Word of the Month, April 2018: COMPASSION

The Virtue is Compassion and the Saboteur is Punitive.

Compassion teaches us that pain is pain, regardless of the circumstances.

Generally speaking, when we are children, our parents teach us to be kind and polite. We are taught how to speak respectfully, how to treat animals with kindness and how to treat the elderly with compassion. We learn to share with our siblings and friends, and we learn how to share household duties, like doing the dishes and picking up after ourselves.

When we become adults and live away from home, we exercise our adult rights to speak disrespectfully to one another, to forget to be patient with the elderly, and to refuse to share household duties or even to share our money. We have the right to be cynical, impolite and even down right disrespectful. We can choose not to be kind or patient with one another. 

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Word of the Month Video April 2018: COMPASSION

The Word of the Month for April 2018 is: Compassion. The saboteur of Compassion is: Punitive. Compassion enables healing in us and in others when we practice expressing it. Offering compassion is part of giving and forgiving. Behaving in a punitive way merely seeks to punish or exact some cost. Looking at the news, it’s easy to see both words in action. Why is it important to practice compassion? Watch the Sit Video for April 2018 to find out. Namaste.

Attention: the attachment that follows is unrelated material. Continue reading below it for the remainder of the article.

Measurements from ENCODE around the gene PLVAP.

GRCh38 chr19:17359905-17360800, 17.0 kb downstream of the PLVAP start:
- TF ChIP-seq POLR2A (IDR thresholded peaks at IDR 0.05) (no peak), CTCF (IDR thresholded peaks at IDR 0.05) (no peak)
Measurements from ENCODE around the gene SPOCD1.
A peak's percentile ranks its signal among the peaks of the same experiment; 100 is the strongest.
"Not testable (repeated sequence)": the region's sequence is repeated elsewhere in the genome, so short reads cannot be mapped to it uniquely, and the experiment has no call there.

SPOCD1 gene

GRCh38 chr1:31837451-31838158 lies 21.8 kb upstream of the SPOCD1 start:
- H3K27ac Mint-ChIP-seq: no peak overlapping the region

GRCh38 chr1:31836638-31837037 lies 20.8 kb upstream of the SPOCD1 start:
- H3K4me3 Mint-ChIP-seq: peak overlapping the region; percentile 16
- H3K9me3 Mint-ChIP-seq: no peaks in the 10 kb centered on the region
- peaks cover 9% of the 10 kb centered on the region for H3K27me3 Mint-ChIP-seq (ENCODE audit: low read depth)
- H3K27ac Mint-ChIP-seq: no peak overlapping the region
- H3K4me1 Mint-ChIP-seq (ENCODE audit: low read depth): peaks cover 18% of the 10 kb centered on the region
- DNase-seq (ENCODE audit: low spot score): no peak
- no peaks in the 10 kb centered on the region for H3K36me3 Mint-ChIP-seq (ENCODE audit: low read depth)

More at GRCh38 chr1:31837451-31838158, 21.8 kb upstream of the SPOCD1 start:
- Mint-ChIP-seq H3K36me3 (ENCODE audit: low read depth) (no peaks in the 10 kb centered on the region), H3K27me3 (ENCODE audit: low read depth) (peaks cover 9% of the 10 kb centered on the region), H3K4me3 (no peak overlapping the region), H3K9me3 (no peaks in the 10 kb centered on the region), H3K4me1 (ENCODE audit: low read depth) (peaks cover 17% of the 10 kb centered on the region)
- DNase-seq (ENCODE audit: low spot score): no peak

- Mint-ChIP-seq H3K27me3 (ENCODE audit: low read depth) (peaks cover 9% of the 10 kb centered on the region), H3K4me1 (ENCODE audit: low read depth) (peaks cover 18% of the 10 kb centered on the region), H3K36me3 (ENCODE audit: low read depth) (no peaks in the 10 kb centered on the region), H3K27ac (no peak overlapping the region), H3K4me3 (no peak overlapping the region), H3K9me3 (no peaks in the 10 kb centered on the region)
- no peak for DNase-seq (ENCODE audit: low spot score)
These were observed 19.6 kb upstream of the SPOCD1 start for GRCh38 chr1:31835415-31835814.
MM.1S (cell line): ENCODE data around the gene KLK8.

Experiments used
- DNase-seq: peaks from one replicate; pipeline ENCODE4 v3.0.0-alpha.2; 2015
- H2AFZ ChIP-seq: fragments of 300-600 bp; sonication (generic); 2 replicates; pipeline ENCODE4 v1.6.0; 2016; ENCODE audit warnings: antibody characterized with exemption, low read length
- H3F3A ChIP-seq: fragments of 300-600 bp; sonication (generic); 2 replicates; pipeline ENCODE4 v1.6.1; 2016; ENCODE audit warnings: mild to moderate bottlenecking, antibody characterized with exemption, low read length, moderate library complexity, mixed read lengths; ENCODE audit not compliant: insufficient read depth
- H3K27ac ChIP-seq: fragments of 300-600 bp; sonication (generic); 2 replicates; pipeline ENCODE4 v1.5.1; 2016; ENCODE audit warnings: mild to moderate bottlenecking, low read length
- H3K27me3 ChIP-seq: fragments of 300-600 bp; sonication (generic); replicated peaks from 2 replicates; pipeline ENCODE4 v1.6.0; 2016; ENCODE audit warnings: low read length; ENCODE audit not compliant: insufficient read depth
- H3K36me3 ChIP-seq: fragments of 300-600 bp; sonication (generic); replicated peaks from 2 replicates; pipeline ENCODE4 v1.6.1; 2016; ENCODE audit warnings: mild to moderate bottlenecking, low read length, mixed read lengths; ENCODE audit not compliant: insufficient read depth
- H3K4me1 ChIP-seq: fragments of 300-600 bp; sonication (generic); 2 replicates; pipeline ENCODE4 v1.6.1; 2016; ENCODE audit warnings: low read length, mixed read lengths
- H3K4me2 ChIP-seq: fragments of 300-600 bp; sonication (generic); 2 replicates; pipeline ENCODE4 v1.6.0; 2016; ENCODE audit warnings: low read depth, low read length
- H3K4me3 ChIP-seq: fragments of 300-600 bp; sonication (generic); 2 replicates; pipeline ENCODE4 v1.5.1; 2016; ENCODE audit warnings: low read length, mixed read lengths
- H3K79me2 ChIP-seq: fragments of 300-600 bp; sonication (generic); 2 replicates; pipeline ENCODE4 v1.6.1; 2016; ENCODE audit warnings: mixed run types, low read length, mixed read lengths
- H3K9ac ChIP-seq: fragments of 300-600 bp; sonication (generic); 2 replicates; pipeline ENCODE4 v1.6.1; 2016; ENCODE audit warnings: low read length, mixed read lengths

Word of the Month: Compassion

COMPASSION

 

VIRTUE Compassion

SABOTEUR Apathy

Compassion recognizes that pain is pain regardless of the circumstances.

 

I feel that compassion is the greatest teacher of love and happiness. This may sound strange when I tell you that compassion comes from the latin word meaning to suffer with. It is a mystery that the experience of suffering with someone brings happiness. But compassionate listening does melt hard thoughts and warms cold hearts. This can bring about understanding and inclusiveness. Buddha taught us that compassion crushes pain. It is still mysterious that feeling pain crushes pain. Compassion seems to transcend our sense of logic. Perhaps it is an intuitive experience. We may need to use our intuition to help us understand that compassion exists because suffering exists, that forgiveness exists because betrayal and trespass exist. Compassion is inherent in suffering as forgiveness is inherent in betrayal. Compassion is always present, maybe hidden, but always present.

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